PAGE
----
A boy and his train: Dak Hanji artists must study for at least 3 years before they are able to make paper dolls anywhere near the quality of this skillfully crafted model. Photo by Cat Lever
With joyful faces, the paper dolls at the Dak Paper Doll Museum in Seogwipo depict activities and events traditional to Korean culture. Boys dressed in brightly-coloured Hanbok bobsleigh down a snowy incline; shamans beat out a rhythm on their drums; children play with their grandparents; villagers celebrate the lunar New Year and, for the sake of the modern, a B-boy band pose mid-routine. Each figurine is entirely made from Dak tree paper known as Dak Hanji- from their blushing cheeks and playful expressions to their colourful clothes and toys.
Dedicated artists Dak Hanji craft is a painstaking labour of love for the Korean artists who create them. They are trained for a minimum of three years before taking paper crafting as their profession but despite the intensive training, this is not the end of their education.
Each doll can take between one and three months to make, depending on size, and with each one the artists’ skills are practiced and honed. The only materials they use are paper and gluing paste- which is similar to that used in paper mache. The colours of the dolls’ skin, hair and clothes are all created using natural dyes. Although a full spectrum of colour can be achieved, the natural origins create warm, earthy tones befitting the ethos of the craft.
When creating a new figurine the artists will progress through a series of steps. Firstly, a stiff frame is created, looking a little like a stick-man, then Dak Hanji is wound around the frame. Gradually more paper is applied, building up the ‘flesh’ of the doll, which the artist carefully shapes as the doll takes form.
Once the ideal shape is achieved an outer layer of coloured paper is applied to represent the skin of the doll. Finally, the doll is dressed with coloured Hanji clothes. What is most striking about viewing the finished dolls is the accuracy with which artists can portray emotions; the facial features really are quite extraordinary.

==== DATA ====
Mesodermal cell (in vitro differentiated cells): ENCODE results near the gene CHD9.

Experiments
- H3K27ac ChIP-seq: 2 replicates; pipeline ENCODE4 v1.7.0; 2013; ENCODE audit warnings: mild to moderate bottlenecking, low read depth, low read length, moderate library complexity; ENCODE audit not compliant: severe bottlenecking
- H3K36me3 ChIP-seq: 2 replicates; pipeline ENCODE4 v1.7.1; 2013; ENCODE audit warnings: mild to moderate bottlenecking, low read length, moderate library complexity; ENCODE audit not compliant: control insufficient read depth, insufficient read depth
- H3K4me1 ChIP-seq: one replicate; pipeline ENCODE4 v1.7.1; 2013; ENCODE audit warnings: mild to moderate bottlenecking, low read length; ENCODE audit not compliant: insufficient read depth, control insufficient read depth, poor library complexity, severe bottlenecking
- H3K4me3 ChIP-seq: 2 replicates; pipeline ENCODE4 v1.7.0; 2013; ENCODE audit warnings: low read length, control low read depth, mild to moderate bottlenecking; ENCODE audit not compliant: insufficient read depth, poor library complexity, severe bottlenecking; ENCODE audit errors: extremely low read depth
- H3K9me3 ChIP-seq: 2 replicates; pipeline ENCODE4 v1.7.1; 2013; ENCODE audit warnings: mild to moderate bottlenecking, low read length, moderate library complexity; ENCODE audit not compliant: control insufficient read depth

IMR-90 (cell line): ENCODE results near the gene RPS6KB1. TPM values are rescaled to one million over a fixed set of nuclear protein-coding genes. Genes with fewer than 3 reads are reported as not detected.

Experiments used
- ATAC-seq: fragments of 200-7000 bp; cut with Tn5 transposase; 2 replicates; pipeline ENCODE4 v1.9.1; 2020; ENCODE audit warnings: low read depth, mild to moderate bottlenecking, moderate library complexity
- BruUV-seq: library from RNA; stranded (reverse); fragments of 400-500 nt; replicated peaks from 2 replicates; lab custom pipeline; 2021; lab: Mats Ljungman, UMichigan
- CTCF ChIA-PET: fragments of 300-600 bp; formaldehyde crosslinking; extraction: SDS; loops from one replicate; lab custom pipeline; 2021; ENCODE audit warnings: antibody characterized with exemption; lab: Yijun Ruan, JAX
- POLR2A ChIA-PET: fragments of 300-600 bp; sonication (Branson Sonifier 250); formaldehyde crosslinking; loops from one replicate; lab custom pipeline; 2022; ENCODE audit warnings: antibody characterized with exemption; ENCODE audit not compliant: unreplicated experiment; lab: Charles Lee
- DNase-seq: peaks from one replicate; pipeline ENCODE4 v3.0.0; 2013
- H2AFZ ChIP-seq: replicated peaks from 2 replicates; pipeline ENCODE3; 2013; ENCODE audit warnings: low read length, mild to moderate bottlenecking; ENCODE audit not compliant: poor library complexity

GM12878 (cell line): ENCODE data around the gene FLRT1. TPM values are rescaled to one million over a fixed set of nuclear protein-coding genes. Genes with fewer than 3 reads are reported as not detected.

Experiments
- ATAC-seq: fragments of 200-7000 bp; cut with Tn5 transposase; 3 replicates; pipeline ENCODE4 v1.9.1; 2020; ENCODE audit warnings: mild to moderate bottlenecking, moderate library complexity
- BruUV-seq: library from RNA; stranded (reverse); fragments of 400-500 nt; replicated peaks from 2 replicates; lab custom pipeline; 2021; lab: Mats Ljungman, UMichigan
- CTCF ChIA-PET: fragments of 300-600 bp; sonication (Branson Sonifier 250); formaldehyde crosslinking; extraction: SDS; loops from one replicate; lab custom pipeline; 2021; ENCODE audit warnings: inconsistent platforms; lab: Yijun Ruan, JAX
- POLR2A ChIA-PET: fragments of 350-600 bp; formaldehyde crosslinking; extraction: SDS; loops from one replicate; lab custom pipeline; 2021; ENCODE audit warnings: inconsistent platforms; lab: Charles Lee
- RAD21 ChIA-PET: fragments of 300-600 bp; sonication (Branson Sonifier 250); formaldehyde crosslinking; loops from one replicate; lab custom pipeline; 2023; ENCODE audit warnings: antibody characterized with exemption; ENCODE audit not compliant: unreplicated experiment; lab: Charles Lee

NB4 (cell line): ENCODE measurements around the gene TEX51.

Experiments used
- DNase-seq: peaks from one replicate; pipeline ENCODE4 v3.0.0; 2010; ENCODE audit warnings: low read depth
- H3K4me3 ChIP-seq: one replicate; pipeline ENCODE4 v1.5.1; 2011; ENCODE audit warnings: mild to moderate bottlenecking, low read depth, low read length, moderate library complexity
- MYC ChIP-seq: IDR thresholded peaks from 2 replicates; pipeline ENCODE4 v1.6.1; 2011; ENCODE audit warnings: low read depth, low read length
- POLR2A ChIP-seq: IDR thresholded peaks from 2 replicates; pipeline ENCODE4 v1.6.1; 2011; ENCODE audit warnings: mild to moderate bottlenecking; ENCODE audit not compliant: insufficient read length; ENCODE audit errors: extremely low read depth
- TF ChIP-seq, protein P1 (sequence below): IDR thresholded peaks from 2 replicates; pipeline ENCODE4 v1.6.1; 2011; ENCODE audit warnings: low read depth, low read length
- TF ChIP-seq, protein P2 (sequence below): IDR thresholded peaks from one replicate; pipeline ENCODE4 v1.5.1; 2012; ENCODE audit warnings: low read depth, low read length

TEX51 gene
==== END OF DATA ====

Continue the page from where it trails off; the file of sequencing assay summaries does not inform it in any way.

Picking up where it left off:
Different aspects of traditional culture as represented, including this music-making hobo. Photo by Cat Lever
Superior quality Hanji first arrived in Korea from China, around 1,100 years ago, during the reign of the Koryo Dynasty. The techniques borrowed from China were quickly improved upon and it was not long before Korea was producing higher quality Hanji than the Chinese; so much so that it became one of the country’s largest exports, along with ginseng. Historical records show that Chinese royalty frequently requested Korean Hanji as possessing it had become the ultimate symbol of wealth.
Durable, strong and insulating, Hanji paper ventilates well and feels smooth to the touch, making it the perfect material for a variety of uses. Traditionally it was used as wallpaper, to make screens and as a flooring material in Korean homes. In the Joseon period, Dak Hanji was even used to make armour, as it was water resistant, warm and resilient. In modern times it is popular as calligraphy paper because its density makes ink strokes appear deep and elegant. It is also used to make boxes, kites, flowers, fans, pouches, books, and of course dolls.
Part of what makes Korean Hanji so superior is the tree used to make it. Dak grows across the Korean peninsula and is longer, stronger and has a higher sheen than trees used for Chinese and Japanese paper. It is this combined with the unique Korean method of production that stands Korean Hanji apart from all other papers.
A village girl carries a traditional water jar. Photo by Cat Lever
Intensive production First, branches are harvested from the Dak tree and boiled in water. Once they have softened up, the bark is stripped and the flesh just beneath the bark is cut away and shredded. The young flesh is then pounded repeatedly, to make it strong and dense. After being boiled a second time it is strained to remove the moisture. The flattened paper sheets are then left to dry before being piled together and pounded a final time to add even more strength. It is repeated pounding that causes Korean Hanji paper to become so strong and therefore be suitable for so many uses.
A story illustrating the strength of Korean Hanji, well-shared among Hanji artists and enthusiasts, is that many years ago a book of Buddhist scripture was found buried beneath a stone tower. Upon retrieving it from the ground its discoverers realized it that was over 1,000 years old, yet thanks to the durability of Hanji it was not only intact but still readable. From this comes the legend that Hanji lasts a thousand years.
The exhibition of Hanji dolls at the Dak Paper Doll Museum offers Koreans a very nostalgic and comforting look back at a simpler time. For non-Koreans, it offers a fascinating insight- not only into the skills of Dak Hanji artists but into Korea’s past, its people and way of life.
Beat rocking B-Boys are another visitors’ favourite. Photo by Cat Lever
The Dak Paper Doll museum is the first of its kind in Korea and welcomes visitors. It is open 9a.m-7p.m and tickets cost 6,000w. It is located inside the Seogwipo World Cup Stadium. More information can be found at: www.storium.co.kr (Korean only) or by calling 064-739-3905-6
ⓒ Jeju Weekly 2009 (http://www.jejuweekly.com)
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